Firstly, CRM is a lagging indicator. It generates historical data about customer relationships, and includes tools for analysing the data. Conversely, Customer Experience data is a leading indicator. Customers reveal their experiences and describe how those experiences will impact your business – in particular, whether they want to continue to provide the same level of business to you and recommend your products and services to others. By continually monitoring the experience your customers have with your organisation, CEM helps you measure the overall quality of the customer experience all the time, so you can comprehensively address issues and identify areas that need improvement.
What versus Why
CRM systems do not provide any direct insight from a customer’s perspective, they can only record what a customer did – they cannot reveal why the customer acted a certain way. Customer Experience Management programmes reveal the “why” behind customer behaviour, such as the key drivers behind purchase decisions. It allows you to optimise the customer experience by making operational changes. That’s why we believe that a customer experience programme should be viewed not as market research, but as an operational management tool. The key question is not about customer satisfaction or loyalty, per se. Rather, it’s about a customer’s willingness to recommend your product or service to someone else.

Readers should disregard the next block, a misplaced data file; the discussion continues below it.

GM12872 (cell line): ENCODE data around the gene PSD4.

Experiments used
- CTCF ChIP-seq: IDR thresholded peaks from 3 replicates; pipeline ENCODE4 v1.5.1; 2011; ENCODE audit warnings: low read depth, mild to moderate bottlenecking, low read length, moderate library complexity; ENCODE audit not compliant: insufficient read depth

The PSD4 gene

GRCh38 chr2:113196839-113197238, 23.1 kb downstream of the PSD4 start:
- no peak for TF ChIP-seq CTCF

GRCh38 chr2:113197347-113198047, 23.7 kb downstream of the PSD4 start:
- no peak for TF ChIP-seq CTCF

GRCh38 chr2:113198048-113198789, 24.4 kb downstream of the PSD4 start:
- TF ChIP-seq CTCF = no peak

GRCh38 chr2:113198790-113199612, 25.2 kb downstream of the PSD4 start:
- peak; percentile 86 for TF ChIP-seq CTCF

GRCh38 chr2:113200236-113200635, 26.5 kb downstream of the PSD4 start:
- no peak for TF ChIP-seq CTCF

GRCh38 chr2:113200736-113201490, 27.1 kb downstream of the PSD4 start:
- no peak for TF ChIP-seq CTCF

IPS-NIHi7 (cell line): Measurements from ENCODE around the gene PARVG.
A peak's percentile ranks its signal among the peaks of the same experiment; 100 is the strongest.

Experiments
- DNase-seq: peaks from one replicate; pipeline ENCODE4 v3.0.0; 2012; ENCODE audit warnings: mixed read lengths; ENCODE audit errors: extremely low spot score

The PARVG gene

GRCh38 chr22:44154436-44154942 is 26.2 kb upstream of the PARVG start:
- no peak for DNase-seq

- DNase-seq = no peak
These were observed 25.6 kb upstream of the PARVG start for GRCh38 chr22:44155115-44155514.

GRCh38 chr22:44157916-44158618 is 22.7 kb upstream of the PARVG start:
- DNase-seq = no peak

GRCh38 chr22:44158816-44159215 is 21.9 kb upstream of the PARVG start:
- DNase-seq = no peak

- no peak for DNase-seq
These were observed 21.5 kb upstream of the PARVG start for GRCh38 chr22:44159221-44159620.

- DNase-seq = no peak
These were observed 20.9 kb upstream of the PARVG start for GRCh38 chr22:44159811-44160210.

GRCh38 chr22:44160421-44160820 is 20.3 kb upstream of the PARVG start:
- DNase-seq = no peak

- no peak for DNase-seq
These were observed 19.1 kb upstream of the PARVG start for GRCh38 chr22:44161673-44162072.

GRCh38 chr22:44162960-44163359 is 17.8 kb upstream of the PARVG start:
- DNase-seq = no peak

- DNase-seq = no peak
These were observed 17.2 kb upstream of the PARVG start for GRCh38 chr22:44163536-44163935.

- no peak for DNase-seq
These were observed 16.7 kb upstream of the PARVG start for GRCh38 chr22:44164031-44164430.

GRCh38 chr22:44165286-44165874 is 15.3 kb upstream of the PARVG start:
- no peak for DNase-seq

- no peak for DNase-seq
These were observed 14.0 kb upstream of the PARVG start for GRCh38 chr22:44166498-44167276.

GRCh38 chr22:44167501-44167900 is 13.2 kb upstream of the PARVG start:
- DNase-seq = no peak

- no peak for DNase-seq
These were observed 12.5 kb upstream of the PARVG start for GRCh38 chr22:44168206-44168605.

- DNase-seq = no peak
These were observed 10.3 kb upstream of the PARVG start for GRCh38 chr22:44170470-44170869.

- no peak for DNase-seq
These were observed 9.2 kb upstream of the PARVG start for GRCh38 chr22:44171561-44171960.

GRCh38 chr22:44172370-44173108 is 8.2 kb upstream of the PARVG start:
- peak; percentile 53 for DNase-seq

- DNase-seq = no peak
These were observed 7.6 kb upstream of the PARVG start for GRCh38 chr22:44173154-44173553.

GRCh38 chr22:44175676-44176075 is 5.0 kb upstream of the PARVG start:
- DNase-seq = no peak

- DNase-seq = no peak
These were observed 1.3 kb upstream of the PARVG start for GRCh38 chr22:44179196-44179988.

Push versus Pull
At its core, Net Promoter is about motivating customer-facing employees to act quickly and knowledgably to customer feedback, while it still matters. It drives action across the organisation, from individual service personnel to executives, enabling them to respond appropriately for each customer. Reducing the time to act is the fundamental idea that underlies CEM solutions. As a result, the company knows their customers better than the competition. And decision makers know what can be done to optimise the customer experience in ways that drives loyalty.
In our experience, CRM and CEM need to be viewed as two halves of a whole. Net Promoter, as an approach to customer experience management, is complementary to CRM. While CEM does not need CRM to provide a clear customer view of the company, together, they provide a complete perspective that helps you increase both loyalty and revenue. Combining behavioural CRM data with attitudinal CEM data allows you to gain a comprehensive view of the factors that motivate customers to buy more and recommend you to others.
By directly asking your customers about their experiences and what they think about your products and services, Net Promoter establishes a dialogue between you and your customers. It enables you to quickly identify when customers have received unsatisfactory service so that you can immediately initiate recovery efforts. This can be especially important at critical junctures in a customer relationship, such as when a contract is up for renewal, a project phase is completed or an installation is performed.
Net Promoter allows you to build a trusting relationship based on listening, taking action and closing the loop. By optimising the customer experience you build loyalty and enhance the customer relationship, which results in increased retention, repurchase and referrals.